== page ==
whether it be by circulars on the windows or in the stores. 

* * * 

Charles G. Johnson, superintendent of weights and measures, 

was reappointed for a four-year term by Governor William D. 

Stephens. Chas. G. Johnson is one of the most efficient sealers 

in the United States. 

» * * 

San Francisco milk consumers now face the possibility of 
soon being forced to pay increased prices. Fourteen cents a 
quart, two cents more than the present retail cost, probably will 
be the price if the increase goes into effect. Inspected and 
certified milk will be affected accordingly. 

* • • 

Lewis F. Swift, president of Swift & Co., today sent protests 
to President Woodrow Wilson and to L. L. Bracken, secretary 
of the Federal Trade Commission, in answer to the report of 
the commission attacking packers as profiteers, which was made 

public Saturday. 

* » * 

More lucrative opportunity for employment has even hit the 
retail grocer — many are selling out at auction to engage in 
ether lines; close margins — no profit is the principal reasons 


* * * 

Once more the big Government inventory — the U. S. War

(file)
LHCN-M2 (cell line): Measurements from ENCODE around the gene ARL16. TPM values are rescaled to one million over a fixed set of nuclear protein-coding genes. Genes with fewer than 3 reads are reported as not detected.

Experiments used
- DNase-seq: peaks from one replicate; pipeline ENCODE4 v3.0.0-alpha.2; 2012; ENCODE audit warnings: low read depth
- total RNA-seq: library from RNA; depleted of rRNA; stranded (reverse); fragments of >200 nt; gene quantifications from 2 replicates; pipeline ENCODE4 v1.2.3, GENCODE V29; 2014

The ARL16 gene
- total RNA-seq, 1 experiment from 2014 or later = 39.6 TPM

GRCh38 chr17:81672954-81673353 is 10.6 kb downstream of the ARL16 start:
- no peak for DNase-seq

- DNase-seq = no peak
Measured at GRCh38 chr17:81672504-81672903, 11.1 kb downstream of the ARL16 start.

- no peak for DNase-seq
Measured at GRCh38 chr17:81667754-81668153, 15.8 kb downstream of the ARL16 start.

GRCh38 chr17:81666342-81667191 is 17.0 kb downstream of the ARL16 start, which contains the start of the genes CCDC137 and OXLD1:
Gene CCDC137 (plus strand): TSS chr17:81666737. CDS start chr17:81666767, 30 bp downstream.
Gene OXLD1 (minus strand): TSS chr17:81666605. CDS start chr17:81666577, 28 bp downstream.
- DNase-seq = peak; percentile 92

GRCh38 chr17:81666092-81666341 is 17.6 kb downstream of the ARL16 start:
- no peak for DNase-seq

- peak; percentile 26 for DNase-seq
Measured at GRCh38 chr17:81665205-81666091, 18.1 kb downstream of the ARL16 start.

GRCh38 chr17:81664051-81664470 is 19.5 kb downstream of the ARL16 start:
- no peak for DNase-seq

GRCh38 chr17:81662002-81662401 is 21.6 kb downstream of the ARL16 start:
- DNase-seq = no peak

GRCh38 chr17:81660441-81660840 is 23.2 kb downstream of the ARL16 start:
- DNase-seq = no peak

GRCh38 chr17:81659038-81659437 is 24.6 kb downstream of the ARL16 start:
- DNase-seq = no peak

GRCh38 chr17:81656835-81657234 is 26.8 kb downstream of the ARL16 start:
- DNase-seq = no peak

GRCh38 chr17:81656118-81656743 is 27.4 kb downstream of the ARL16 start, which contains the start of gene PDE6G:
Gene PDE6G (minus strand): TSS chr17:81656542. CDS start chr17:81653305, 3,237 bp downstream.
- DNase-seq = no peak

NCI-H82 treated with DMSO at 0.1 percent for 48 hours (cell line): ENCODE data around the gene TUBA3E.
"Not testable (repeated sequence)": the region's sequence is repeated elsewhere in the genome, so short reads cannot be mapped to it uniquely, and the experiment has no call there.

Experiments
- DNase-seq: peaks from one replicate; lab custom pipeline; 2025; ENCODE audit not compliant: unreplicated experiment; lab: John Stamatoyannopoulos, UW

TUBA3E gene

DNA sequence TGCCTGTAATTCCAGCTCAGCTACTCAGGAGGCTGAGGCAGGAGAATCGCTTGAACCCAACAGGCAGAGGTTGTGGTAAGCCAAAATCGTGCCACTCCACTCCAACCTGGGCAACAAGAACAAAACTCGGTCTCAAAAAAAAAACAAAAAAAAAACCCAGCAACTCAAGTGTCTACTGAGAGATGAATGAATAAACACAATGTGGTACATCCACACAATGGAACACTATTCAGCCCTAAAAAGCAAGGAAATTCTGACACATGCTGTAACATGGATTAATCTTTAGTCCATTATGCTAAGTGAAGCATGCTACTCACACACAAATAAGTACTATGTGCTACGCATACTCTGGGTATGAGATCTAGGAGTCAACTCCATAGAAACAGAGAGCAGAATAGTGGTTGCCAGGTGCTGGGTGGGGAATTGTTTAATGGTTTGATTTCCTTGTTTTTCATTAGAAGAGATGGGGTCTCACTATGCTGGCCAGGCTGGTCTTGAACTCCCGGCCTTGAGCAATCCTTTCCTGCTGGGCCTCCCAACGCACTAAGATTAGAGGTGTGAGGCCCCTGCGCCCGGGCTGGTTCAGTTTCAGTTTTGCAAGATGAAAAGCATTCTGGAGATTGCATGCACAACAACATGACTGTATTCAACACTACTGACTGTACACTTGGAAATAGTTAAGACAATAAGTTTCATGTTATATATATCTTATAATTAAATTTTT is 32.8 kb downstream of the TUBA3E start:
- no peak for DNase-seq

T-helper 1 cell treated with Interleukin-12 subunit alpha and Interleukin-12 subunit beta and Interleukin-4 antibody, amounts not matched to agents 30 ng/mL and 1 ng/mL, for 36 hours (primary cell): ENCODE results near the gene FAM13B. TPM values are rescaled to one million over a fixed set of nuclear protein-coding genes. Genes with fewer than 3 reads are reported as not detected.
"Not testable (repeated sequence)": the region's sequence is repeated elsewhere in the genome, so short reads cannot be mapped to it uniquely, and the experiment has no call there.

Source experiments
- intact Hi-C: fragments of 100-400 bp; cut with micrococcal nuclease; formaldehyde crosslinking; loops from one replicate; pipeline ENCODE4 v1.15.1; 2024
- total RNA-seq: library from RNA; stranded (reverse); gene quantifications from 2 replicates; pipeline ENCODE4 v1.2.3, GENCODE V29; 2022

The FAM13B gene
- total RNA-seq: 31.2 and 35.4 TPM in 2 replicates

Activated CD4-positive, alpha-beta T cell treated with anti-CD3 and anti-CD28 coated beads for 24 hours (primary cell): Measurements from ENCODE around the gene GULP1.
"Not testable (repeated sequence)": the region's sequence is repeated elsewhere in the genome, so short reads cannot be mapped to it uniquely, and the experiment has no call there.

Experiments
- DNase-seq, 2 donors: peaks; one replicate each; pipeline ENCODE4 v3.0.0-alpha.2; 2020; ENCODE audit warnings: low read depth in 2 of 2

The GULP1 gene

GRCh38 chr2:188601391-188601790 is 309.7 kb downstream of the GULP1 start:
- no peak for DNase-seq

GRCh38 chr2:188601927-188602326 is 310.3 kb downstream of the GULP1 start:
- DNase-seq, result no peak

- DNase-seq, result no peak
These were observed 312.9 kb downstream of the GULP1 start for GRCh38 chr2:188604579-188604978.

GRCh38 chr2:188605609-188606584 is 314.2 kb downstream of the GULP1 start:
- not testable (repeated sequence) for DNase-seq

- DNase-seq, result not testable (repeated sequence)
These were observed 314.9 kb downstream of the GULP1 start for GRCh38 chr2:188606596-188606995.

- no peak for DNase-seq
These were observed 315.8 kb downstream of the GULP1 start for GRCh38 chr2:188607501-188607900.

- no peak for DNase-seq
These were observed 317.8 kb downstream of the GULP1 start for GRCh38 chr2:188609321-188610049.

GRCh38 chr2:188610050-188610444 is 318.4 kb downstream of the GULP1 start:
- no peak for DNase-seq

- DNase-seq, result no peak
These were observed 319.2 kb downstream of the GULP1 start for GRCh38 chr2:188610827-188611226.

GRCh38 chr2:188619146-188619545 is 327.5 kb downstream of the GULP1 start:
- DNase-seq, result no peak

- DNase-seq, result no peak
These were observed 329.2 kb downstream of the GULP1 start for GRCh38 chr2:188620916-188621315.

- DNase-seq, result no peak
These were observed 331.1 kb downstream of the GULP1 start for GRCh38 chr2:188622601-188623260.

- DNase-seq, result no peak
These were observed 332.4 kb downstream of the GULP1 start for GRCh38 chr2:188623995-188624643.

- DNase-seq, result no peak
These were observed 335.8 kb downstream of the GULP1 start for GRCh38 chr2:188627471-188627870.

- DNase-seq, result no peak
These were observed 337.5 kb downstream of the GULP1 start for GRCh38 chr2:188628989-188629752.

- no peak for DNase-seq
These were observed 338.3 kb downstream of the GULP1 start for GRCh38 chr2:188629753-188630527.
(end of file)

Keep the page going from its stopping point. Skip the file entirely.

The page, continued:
Emergency Food Survey, is being taken. The retailer must 
figure out in pounds, ounces, gallons and bushels the amount 
of stock on hand of those commodities listed in the survey. 

July 20, 1918 

and California Advertiser 


Major General J. F. Morrison, at that time Fremont Commander, Hanrling Message of Greeting from Eighth to Fortieth Division to Major 
W. R. Schmidt, Who Was Observer on the Record Trip from Fremont to Kearny and Return. Major Schmidt Brought Back a Message from Gen. 
Strong, Kearny Commander. — Photo by J. T. Aitken, San Jose. 

Camp Fremont to Camp Kearny and Return 

1 197 miles in 40 hours and 13 minutes the 
latest achievement of the Stevens Salient Six 

By B. D. \iiiltrson 

Racing through nineteen counties, over 
mountain ranges, through newly plowed 
roads and over hundreds of miles of 
paved state highway, a Stephens Salient 
Six piloted by Allan R. Kennedy of San 
Jose and carrying a party of observers, 
including Captain (now Major) W. R. 
Schmidt, of the Twelfth Infantry, Camp 
Fremont, recently made the round-trip be- 
tween Camp Fremont and Camp Kearny 
in the remarkable time of 40 hours and 
13 minutes. The distance was 1,197 
miles and one hour of the forty was 
passed in Camp Kearny. 

No fuel but distillate was used in the 
Salient Six and it required but 89 gal- 
lons. This gave an average for the en- 
tire distance of 13 2-3 miles to the gal- 

lon — an unusually economical run when 
the speed, grades, heat and the miles on 
miles of rough going are taken into con- 

Captain Schmidt accompanied the 
party as army observer. He carried a 
message from Maj. Gen. John F. Morri- 
son to Maj. Gen. Strong in which greet- 
ings were expressed from the then com- 
mandant of the Eighth Division to the 
commandant of the Fortieth Division. U. 
S. A. Gen. Strong sent back a similar 
message. The other members of the